Ng’s fascination for military history stems from his father, who lived through WWII as a boy. “He would tell me stories about his experiences,” he said.
The younger Ng would lap up military books and war movies with his father. “There's something about the scenes, where brave, young pilots scramble to their fighter planes and take off into the wild blue yonder to combat the enemy, that always sets my heart racing.”
Looking back, I have always treated gaming like an education. I would play a game about a certain time period, say, the Age of Sail, and I would go read up on it or watch movies on the subject.
To replicate flying WWII bombers, the gamer commissioned a Russia-based artisan to customise a centre-mounted joystick that is reminiscent of those found in WWII fighter planes. “The rudder pedals are also replicas of those mounted in the BF-109,” he said.
You’ll have to try the flight simulation yourself to experience the sound – and vibrations – of the German engine roaring to life as you throttle up and take off into a sky before it was dominated by jets.
But a word of warning: If you’re prone to motion sickness, be prepared to feel nauseous from the highly immersive experience, especially if you attempt rolls and dogfights. “I have a Muji lounge chair for recovering,” Ng said.
‘HOUSE OF VICE’ OPENS AGAIN
Before opening his door to business at the end of 2020, Ng had been inviting friends and family over since mid-2019 and post-lockdown. “My secondary school friends texted in our group chat, ‘After 30 years, Norm’s House of Vices is finally open for business again!’,” he said.
An advantage of hosting small groups at places like mine is a lower risk of intermingling between groups.
Ng’s girlfriend is supportive of his new business as is his mother. “My mum actually thought it was a great idea, which is unusual because she’d always come down hard on me for playing computer games and for good reason,” he said.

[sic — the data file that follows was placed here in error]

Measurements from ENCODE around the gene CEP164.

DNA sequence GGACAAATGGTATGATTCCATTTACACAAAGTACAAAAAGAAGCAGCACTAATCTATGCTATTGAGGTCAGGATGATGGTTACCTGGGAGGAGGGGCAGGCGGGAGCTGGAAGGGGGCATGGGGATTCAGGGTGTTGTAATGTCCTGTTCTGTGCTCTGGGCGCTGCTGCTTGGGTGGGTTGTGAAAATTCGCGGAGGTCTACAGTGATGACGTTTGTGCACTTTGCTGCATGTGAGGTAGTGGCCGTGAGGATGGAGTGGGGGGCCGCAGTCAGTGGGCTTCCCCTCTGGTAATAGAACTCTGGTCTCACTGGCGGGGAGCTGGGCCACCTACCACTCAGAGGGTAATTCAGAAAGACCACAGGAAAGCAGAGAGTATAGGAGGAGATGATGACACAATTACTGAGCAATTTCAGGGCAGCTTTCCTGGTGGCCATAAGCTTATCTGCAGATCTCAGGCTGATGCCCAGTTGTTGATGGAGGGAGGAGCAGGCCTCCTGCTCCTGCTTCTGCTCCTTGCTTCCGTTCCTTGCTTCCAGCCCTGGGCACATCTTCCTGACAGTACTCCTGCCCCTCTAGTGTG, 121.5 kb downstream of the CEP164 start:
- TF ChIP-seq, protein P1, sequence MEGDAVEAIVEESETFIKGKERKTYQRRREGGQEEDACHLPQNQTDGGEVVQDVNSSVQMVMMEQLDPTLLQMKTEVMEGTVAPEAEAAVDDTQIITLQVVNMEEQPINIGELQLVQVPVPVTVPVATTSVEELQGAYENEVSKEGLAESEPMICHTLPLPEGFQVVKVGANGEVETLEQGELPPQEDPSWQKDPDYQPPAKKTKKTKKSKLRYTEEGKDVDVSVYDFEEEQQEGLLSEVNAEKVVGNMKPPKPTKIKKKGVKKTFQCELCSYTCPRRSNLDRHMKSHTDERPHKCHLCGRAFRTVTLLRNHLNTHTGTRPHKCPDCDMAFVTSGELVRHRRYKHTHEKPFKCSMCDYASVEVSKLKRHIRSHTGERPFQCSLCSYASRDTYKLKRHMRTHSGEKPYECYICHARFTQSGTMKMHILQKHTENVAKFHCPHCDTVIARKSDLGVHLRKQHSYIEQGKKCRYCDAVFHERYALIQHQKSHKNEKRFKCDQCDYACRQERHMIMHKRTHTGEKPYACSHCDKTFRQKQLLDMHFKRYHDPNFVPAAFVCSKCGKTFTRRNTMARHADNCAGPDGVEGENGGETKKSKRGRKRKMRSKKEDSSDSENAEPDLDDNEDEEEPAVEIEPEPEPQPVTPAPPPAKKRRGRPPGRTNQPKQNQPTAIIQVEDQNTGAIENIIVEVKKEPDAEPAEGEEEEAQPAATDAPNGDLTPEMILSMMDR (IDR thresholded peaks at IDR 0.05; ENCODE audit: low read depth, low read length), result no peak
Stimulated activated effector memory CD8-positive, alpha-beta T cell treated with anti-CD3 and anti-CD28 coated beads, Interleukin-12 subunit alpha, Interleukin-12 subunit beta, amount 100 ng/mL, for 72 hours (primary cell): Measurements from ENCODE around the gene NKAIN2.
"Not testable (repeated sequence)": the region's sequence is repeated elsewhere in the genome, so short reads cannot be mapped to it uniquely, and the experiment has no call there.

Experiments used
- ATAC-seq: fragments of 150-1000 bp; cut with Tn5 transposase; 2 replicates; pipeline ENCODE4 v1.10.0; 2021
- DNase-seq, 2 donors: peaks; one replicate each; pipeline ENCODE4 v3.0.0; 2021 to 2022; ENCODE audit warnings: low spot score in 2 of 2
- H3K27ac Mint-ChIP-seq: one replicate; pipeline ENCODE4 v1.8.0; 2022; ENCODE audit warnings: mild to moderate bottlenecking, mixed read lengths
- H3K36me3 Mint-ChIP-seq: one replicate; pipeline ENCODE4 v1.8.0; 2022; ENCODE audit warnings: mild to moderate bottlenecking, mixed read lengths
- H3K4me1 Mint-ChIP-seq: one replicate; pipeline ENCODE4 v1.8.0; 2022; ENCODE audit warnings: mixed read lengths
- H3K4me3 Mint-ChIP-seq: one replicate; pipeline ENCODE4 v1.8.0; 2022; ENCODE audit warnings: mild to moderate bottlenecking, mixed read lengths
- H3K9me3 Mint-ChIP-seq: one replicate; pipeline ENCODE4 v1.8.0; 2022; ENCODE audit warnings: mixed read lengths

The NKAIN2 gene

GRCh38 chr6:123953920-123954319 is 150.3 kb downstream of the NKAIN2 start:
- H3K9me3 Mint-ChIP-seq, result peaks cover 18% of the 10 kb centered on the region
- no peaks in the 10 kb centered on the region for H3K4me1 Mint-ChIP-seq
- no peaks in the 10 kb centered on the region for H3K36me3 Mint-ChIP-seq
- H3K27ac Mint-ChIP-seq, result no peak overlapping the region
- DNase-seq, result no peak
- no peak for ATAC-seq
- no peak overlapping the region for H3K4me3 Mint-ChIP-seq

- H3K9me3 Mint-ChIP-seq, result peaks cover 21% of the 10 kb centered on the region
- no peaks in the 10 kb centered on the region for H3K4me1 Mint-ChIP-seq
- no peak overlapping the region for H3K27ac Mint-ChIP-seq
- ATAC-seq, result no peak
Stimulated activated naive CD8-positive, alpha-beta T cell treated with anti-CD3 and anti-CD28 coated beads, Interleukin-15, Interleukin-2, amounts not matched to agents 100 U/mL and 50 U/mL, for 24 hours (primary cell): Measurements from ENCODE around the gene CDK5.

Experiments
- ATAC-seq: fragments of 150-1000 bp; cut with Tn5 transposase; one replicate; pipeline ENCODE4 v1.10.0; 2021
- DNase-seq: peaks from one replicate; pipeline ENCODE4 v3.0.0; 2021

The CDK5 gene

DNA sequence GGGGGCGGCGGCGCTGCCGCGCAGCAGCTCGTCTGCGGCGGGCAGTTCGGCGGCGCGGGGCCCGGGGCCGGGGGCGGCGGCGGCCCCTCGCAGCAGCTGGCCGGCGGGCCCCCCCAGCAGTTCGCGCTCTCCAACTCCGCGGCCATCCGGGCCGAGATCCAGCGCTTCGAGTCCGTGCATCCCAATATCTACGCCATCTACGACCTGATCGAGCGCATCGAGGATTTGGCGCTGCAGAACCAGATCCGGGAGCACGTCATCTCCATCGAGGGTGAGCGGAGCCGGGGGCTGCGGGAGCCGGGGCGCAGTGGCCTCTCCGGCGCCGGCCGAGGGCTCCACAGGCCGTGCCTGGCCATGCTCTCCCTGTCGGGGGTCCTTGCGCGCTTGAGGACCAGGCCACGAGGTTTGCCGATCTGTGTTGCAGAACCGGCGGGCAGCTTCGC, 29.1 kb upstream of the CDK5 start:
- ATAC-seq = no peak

“Looking back, I have always treated gaming like an education. I would play a game about a certain time period, say, the Age of Sail, and I would go read up on it or watch movies on the subject.” Nerding out certainly pays off as Ng often provides interesting nuggets of information, which adds to the gaming experience.
Even if you can’t tell your index from your middle finger to fire a virtual shotgun in the thick of action, Ng has other experiences such as boxing, rock climbing, surgery and short films of various genres that don’t require finger dexterity to enjoy the wonders of virtual reality.
If you prefer PS4 games, The Gaming Mancave has a big screen projector for up to four players to play cooperatively or competitively. There’s also a two-player arcade station that serves up nostalgia with favourites such as Street Fighter, Bubble Bobble and Super Mario Bros.
And just an arm’s length away is a fridge stocked with beverages such as Ng’s homemade iced tea. You can order some bites to nibble on while you take a break from screaming at your friend for getting eaten by zombies.
Recently, Ng hosted a surprise stag party for a gamer groom-to-be. "He was led blindfolded to my door by his buddies. At the end of the night, he said it was far better than a sexy dance from a girl," joked Ng.
Sometimes, the company is all it takes for a good time. “A good friend, who is based overseas, booked us for her elderly parents to try the VR experiences and also as a gift for her dad's birthday,” recounted Ng.
“After lunch, and despite my best efforts, her parents absolutely refused to try the VR experiences, resistant as they are to newfangled technology. But, over a birthday cake and song sung over an international video call with my friend, we managed to have a good time and they left with smiles on their faces.”
To keep his mancave safe for guests, Ng cleans and disinfects the headsets, hand controllers and anything guests touch. He wipes down the gaming equipment after each player and leaves hand sanitiser for guests to use. “An advantage of hosting small groups at places like mine is a lower risk of intermingling between groups,” he said.
The Gaming Mancave is 36sqm and only allows for one VR player at any one time, so even groups of eight (the limit for gatherings in Phase 3) aren’t recommended. Instead, Ng suggested a maximum of four or five guests.
"The more people there are, the shorter the individual game time,” he said, adding that most players book the space for four hours.
Some of the VR games may take a long time to complete, so to get more bang for your buck, he suggests going with the short VR experiences. "I always try to find out about my guests before they arrive and will tailor the experiences to them," he said.
Bookings go for S$45 per hour for weekdays and S$55 per hour for weekends. Food and drinks are charged separately. For details, visit The Gaming Mancave.
Editor's Note: This story has been edited for clarity to reflect that The Gaming Mancave venue is Mr Ng's home and primary residence.